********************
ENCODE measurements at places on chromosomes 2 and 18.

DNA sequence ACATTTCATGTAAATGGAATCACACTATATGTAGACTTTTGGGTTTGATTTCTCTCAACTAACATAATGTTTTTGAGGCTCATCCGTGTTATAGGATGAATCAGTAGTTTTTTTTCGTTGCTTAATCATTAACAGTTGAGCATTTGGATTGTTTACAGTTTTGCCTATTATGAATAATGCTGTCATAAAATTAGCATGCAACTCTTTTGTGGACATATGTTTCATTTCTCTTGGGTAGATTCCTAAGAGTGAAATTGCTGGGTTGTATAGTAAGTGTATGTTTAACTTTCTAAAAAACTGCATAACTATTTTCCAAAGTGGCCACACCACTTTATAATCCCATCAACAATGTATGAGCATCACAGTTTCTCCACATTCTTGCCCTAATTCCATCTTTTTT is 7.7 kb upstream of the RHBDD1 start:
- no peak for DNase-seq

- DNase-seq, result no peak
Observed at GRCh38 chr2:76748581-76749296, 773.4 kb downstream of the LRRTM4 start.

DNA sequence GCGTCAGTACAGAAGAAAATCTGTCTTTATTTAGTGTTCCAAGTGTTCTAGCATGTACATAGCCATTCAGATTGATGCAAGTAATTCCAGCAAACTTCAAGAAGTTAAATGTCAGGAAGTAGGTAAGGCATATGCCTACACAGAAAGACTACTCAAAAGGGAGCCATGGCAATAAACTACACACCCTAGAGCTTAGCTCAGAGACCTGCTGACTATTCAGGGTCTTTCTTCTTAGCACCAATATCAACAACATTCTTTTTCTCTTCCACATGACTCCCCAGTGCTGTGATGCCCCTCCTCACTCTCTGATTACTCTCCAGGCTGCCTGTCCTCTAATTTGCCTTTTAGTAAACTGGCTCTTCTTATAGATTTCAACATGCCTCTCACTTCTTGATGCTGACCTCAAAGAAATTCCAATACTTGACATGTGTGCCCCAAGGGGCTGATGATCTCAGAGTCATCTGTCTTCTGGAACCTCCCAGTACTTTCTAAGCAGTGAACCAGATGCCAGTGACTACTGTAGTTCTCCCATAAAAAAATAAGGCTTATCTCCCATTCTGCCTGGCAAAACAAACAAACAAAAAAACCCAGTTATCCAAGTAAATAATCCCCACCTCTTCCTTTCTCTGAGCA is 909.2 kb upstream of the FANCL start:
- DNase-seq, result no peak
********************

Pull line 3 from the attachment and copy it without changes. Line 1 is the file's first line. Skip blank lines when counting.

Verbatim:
- no peak for DNase-seq